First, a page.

When looking to improve the long-term health and performance of our electronic devices, the power socket is something we rarely consider.
The quality of our power – the dips, rises and other quirks of voltage – give our devices a lot to deal with and can result in anything from momentary, unsaved work-destroying outages to complete device failure.
Many of us use surge protected power boards in our offices thinking they will protect devices, but sadly these are a placebo which will only sometimes protect devices from localised overloads. An Uninterruptible Power Supply – UPS for short – does what people think a surge protected power board does.
Like a water filter for electricity, a UPS takes power from your wall socket and stores it in a large battery. You plug your devices into the UPS and it delivers a measured, consistent flow of electricity to them. Other than the obvious battery fall-back benefit a UPS gives, there are other, more subtle advantages rarely considered.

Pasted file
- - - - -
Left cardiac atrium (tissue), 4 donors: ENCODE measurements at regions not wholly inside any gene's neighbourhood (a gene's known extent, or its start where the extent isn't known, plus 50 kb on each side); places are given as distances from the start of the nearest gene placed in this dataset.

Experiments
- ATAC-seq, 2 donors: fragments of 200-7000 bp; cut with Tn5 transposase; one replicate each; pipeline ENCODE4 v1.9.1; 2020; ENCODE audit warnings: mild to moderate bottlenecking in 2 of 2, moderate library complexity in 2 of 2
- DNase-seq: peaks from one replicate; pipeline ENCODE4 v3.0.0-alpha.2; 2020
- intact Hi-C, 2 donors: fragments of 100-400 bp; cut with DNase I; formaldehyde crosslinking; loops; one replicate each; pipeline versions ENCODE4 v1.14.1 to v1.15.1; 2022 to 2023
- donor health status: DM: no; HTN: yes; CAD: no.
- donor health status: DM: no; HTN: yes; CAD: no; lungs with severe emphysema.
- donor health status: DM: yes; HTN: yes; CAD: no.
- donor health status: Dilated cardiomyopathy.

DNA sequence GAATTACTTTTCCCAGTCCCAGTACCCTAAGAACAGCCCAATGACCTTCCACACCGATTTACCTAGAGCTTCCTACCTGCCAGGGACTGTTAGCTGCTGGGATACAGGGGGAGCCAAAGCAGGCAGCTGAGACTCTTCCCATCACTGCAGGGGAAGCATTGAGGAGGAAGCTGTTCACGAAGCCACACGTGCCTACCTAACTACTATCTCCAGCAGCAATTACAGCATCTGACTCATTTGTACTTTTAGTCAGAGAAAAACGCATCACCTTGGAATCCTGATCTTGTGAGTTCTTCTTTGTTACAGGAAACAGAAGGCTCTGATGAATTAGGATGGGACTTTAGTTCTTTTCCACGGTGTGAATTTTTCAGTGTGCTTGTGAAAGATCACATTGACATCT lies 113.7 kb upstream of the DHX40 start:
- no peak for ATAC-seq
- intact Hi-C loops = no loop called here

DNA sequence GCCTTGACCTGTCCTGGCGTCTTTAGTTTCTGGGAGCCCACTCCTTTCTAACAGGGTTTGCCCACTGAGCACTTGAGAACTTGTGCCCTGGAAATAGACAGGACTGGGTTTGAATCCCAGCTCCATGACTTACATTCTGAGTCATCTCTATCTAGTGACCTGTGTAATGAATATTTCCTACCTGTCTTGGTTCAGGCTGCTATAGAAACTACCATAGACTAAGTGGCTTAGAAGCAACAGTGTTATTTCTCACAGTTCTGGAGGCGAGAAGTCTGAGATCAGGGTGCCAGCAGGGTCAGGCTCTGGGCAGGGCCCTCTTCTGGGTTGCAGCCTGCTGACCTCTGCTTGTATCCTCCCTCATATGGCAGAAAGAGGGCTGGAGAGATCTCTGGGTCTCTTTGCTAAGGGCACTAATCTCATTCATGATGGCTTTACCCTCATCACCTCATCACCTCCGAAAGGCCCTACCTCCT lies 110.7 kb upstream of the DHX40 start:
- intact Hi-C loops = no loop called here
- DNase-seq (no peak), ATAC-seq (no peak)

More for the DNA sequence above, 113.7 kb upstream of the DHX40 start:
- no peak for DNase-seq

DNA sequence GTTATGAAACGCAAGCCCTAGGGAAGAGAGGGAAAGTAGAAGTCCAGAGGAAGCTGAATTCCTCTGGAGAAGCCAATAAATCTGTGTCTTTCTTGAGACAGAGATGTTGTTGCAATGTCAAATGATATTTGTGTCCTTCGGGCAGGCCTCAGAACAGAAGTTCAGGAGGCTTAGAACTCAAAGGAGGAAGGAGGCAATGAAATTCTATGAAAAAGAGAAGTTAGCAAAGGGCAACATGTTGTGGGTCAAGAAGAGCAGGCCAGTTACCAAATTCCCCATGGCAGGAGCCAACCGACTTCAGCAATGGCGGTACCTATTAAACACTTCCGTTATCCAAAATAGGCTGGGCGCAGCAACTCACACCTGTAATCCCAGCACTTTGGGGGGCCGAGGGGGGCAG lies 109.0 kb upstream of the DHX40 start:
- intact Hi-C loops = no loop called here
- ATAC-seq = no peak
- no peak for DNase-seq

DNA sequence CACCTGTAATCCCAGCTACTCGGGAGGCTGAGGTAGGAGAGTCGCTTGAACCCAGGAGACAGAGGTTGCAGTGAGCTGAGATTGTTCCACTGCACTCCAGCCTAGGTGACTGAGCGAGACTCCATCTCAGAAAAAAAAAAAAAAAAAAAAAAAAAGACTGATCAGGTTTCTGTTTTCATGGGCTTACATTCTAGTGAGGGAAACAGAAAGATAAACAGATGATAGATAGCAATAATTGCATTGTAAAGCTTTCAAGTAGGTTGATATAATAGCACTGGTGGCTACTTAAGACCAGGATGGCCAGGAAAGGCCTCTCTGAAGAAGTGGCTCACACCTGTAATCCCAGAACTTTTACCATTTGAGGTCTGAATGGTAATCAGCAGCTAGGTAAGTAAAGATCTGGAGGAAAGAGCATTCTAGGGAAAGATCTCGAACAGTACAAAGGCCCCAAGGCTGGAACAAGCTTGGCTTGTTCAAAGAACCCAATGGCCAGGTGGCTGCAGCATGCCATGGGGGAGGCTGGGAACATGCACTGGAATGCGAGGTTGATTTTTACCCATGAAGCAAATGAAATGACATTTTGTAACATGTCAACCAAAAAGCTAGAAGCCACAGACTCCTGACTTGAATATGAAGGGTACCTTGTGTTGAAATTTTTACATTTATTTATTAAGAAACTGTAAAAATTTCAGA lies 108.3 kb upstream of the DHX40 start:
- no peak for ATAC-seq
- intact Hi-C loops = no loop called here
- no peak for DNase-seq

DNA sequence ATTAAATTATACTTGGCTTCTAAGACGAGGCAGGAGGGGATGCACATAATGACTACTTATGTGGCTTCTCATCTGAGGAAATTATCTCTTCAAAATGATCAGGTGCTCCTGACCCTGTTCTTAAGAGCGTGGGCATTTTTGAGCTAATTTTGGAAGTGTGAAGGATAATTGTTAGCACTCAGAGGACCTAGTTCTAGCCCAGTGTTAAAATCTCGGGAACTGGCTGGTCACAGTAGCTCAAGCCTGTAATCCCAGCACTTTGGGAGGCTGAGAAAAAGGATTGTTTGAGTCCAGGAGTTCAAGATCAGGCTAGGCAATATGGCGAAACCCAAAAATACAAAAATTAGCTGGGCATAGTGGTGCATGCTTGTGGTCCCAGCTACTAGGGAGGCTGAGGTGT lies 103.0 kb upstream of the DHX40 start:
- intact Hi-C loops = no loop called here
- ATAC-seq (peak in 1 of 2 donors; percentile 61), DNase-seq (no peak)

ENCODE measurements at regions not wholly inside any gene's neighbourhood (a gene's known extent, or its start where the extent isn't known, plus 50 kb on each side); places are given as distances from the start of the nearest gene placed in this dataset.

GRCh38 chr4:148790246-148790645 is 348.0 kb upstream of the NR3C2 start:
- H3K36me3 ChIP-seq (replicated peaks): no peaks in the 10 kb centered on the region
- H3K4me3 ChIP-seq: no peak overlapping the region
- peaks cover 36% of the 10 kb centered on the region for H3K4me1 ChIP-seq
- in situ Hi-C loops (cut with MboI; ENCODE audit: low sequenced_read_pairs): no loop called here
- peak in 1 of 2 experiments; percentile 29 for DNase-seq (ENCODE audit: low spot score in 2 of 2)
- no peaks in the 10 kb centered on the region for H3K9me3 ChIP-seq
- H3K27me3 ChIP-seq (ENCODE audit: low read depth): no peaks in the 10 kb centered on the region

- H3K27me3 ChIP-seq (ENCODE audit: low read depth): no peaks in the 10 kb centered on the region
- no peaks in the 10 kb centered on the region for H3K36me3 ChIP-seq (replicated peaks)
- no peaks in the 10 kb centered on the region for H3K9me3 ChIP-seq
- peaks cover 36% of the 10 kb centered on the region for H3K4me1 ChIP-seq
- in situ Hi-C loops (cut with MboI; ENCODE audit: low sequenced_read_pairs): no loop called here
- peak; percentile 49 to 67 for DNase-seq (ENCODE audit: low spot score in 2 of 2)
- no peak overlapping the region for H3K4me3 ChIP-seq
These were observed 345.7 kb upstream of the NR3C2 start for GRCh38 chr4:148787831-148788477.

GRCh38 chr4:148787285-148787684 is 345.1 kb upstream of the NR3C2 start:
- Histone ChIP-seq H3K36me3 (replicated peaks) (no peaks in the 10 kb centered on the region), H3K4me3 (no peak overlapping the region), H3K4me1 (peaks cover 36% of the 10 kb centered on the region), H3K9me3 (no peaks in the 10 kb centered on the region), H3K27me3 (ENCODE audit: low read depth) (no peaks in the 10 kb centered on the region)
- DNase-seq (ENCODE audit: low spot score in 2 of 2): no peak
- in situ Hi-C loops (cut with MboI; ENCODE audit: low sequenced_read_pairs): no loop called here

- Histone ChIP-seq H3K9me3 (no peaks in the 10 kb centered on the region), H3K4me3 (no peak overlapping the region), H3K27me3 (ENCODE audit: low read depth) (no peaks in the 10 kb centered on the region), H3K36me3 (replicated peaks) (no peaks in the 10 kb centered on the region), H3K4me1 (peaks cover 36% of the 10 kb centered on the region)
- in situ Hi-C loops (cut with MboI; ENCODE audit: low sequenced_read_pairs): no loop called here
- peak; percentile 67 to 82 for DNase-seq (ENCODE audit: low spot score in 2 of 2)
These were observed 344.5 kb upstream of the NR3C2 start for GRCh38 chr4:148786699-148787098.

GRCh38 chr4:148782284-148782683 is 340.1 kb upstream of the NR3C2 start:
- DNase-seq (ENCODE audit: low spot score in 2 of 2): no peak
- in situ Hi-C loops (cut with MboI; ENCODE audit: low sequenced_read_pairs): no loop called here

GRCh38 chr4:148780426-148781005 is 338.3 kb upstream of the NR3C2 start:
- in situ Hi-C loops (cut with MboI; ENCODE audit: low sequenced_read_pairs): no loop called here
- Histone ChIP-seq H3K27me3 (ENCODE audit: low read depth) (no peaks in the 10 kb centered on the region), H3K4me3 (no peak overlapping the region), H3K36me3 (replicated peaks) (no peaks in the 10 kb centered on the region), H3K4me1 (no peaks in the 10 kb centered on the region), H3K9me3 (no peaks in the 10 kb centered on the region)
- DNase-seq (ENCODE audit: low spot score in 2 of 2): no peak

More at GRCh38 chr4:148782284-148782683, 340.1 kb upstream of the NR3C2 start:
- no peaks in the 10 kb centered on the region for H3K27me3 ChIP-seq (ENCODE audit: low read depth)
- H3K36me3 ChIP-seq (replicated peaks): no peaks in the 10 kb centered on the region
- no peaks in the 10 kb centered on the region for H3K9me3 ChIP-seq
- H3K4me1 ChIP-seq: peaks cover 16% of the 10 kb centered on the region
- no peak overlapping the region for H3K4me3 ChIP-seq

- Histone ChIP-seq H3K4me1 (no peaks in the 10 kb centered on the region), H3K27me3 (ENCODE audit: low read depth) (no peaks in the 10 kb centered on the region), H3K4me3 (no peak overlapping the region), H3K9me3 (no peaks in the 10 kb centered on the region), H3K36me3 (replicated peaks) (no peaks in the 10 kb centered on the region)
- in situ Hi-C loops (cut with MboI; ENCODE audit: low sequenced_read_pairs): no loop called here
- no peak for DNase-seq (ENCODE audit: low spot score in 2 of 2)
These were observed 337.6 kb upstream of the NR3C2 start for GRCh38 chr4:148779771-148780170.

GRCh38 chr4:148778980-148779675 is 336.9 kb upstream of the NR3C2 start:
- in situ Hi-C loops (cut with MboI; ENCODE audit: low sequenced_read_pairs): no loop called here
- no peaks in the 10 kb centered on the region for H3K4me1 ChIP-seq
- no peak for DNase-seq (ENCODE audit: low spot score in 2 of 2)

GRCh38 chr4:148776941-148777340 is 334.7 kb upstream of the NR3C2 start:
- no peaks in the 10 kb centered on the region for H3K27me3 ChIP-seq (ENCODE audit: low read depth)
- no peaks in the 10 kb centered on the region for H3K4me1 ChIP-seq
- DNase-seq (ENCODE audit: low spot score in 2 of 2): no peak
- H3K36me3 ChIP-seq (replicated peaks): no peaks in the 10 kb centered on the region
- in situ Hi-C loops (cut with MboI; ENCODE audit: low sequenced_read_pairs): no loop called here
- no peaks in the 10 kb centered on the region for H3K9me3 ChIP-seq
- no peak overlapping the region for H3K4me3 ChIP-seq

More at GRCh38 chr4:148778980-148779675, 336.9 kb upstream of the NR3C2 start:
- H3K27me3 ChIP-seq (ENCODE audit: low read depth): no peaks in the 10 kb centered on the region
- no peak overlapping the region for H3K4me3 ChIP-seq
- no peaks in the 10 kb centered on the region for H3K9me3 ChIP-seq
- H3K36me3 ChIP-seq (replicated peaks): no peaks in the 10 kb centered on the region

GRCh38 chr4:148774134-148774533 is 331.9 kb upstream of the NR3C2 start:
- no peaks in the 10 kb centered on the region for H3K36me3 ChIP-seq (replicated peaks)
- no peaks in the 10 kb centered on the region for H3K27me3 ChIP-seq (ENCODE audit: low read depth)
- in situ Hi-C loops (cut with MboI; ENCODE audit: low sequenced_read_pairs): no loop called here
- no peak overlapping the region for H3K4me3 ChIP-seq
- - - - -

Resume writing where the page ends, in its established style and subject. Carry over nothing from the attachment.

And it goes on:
Bad power degrades the circuitry of almost all our electronic devices. Sometimes devices completely fail because of bad power. That top of the line amplifier of yours which suddenly started to make your speakers crackle? That’s probably the result of bad power. What about the computer which has had three hard drive replacements? You guessed it; probably bad power.
The number one reason for using a UPS is preventing hard drive failure. The second is extending the life of your electronic devices. I have also found plugging a router into a UPS can even improve the reliability of internet connections.
At around $150 for an Australian-engineered UPS, ask yourself: could you benefit from one?